I do love a pretty table, but after 20 years of party making, I am no longer willing to take on china and crystal for a crowd (again, save that for the intimate dinner party in February). I am a big fan of Chinette plates, they can hold the gravy and are environmentally superior to styrofoam. I am also not opposed to disposable aluminum catering trays for large parties. They are very satisfying to chuck out vs. scrubbing burnt-on mac & cheese remains at midnight.

If you are an experienced cook that has thrown lots of parties, you have probably already made this meal, or a more sophisticated version. But, if you are new to throwing parties that are not catered by Domino’s, I have included an Order of Operations guide below that will make your party fun for you and wonderful for your guests.  The One Day vs. Two Day monikers refer to the number of days it takes to prepare for the party, not the time required to eat it.  One should never have to cook the day after throwing a party of this scale and there should be leftovers enough to cover you (although the mac & cheese may be history). If you’re planning for 25 or more folks, I suggest you buy the produce, ham, cheese, paper goods and baked goods at Costco if you have access. The “super-sized” quantities they sell in are perfect for parties and the quality is pretty good for the price.


Usually, we set up a buffet table for food and a separate table for beverages and ice with a nearby cooler for beer. Dessert and coffee can either go at the end of the buffet or on its own table, depending on your layout.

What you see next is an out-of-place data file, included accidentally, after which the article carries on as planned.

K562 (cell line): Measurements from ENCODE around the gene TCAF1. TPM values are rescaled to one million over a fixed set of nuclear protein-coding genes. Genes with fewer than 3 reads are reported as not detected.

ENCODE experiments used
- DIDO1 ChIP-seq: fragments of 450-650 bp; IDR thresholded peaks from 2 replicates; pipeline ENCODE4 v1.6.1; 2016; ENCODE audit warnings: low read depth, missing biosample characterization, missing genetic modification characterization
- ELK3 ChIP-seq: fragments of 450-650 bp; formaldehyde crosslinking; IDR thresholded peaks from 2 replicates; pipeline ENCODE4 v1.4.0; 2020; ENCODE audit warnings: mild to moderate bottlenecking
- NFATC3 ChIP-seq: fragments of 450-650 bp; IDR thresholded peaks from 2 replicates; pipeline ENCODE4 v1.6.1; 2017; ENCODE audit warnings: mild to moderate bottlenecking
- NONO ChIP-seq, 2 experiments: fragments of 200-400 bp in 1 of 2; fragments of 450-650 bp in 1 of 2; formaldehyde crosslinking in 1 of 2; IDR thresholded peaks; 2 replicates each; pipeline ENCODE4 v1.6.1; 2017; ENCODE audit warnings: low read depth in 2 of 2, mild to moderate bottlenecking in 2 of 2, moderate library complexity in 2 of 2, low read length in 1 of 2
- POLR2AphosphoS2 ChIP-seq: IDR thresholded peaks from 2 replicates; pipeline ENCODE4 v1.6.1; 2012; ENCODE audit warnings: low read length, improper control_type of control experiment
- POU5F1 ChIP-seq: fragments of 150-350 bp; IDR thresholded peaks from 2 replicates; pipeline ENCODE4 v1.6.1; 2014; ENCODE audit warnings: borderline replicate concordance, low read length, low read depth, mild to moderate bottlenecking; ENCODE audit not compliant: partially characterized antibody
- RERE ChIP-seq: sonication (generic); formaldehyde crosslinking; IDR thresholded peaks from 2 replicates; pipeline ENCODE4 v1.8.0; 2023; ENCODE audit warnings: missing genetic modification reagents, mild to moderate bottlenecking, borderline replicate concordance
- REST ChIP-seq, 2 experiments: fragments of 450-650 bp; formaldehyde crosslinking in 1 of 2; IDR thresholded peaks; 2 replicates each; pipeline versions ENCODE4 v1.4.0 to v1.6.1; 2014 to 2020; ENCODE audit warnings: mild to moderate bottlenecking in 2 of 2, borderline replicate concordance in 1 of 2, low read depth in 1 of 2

Candles and flowers can go a long way to distract the eye from less attractive disposable serving pieces. Not much on arranging flowers? Just get all the same color of the same flower and place in two matching vases (mason jars work fine). Trim stems all the same length with flowers extending about half again the height of the vase. Not sure about colors between tablecloth, candles and flowers? You can keep them close in tone to each other or you can never go wrong by keeping everything white.  I highly recommend tall taper or pillar candles, or votives set inside deeper glass candleholders vs. low to the table candles. I have had more than one napkin alight over the years and I prefer off-duty firemen at my parties.

Pay attention to lighting, not too bright, but not so low that nobody can see there is food – this is why God created dimmer switches. If you don’t have dimmers, unscrew a bulb or two.

Music sets the tone. So, keep our Music Maker Party Pack CDs locked and loaded, make your party playlist ahead of time, or find a good one on Spotify. Be sensitive to your crowd’s volume preferences and definitely pump it if you think folks would rather dance than chat.  Also, good music will keep your mood up during cooking and prep – so have your iPod handy.

Most of all, arm yourself with a sense of humor, go with the flow and have fun! If the turkey gets a little dry or the yeast rolls burn, who cares? Lighten up, it’s a party!

Stay tuned for Part 2 of this Blog post – including a step-by-step how-to guide for cooking the buffet and family recipes!